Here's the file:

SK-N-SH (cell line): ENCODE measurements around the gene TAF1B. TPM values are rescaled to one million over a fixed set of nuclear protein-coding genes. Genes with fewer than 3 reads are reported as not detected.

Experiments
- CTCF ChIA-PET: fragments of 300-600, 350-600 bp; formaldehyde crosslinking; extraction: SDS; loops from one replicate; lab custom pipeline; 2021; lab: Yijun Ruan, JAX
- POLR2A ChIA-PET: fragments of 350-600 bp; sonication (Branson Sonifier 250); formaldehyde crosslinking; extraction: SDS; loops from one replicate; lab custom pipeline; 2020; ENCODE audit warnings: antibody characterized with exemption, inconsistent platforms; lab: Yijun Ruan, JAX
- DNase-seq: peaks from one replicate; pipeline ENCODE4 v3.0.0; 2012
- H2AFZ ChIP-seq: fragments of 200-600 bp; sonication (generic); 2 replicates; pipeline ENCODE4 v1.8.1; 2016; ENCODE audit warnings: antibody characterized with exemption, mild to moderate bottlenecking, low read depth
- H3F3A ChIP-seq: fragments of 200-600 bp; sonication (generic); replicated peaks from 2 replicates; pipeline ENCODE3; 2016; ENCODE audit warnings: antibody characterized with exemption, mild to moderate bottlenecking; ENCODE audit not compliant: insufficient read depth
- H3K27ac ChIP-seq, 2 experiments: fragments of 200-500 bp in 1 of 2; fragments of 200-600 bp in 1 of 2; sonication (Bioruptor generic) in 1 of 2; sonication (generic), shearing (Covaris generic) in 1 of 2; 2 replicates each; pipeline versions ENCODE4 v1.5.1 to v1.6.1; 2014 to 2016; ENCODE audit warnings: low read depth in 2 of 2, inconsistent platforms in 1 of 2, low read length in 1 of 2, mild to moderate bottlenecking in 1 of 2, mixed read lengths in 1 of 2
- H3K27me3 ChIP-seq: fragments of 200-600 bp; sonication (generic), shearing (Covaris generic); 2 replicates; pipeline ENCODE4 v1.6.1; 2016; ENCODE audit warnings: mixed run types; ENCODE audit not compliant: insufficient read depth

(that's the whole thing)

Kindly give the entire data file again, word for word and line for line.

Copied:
SK-N-SH (cell line): ENCODE measurements around the gene TAF1B. TPM values are rescaled to one million over a fixed set of nuclear protein-coding genes. Genes with fewer than 3 reads are reported as not detected.

Experiments
- CTCF ChIA-PET: fragments of 300-600, 350-600 bp; formaldehyde crosslinking; extraction: SDS; loops from one replicate; lab custom pipeline; 2021; lab: Yijun Ruan, JAX
- POLR2A ChIA-PET: fragments of 350-600 bp; sonication (Branson Sonifier 250); formaldehyde crosslinking; extraction: SDS; loops from one replicate; lab custom pipeline; 2020; ENCODE audit warnings: antibody characterized with exemption, inconsistent platforms; lab: Yijun Ruan, JAX
- DNase-seq: peaks from one replicate; pipeline ENCODE4 v3.0.0; 2012
- H2AFZ ChIP-seq: fragments of 200-600 bp; sonication (generic); 2 replicates; pipeline ENCODE4 v1.8.1; 2016; ENCODE audit warnings: antibody characterized with exemption, mild to moderate bottlenecking, low read depth
- H3F3A ChIP-seq: fragments of 200-600 bp; sonication (generic); replicated peaks from 2 replicates; pipeline ENCODE3; 2016; ENCODE audit warnings: antibody characterized with exemption, mild to moderate bottlenecking; ENCODE audit not compliant: insufficient read depth
- H3K27ac ChIP-seq, 2 experiments: fragments of 200-500 bp in 1 of 2; fragments of 200-600 bp in 1 of 2; sonication (Bioruptor generic) in 1 of 2; sonication (generic), shearing (Covaris generic) in 1 of 2; 2 replicates each; pipeline versions ENCODE4 v1.5.1 to v1.6.1; 2014 to 2016; ENCODE audit warnings: low read depth in 2 of 2, inconsistent platforms in 1 of 2, low read length in 1 of 2, mild to moderate bottlenecking in 1 of 2, mixed read lengths in 1 of 2
- H3K27me3 ChIP-seq: fragments of 200-600 bp; sonication (generic), shearing (Covaris generic); 2 replicates; pipeline ENCODE4 v1.6.1; 2016; ENCODE audit warnings: mixed run types; ENCODE audit not compliant: insufficient read depth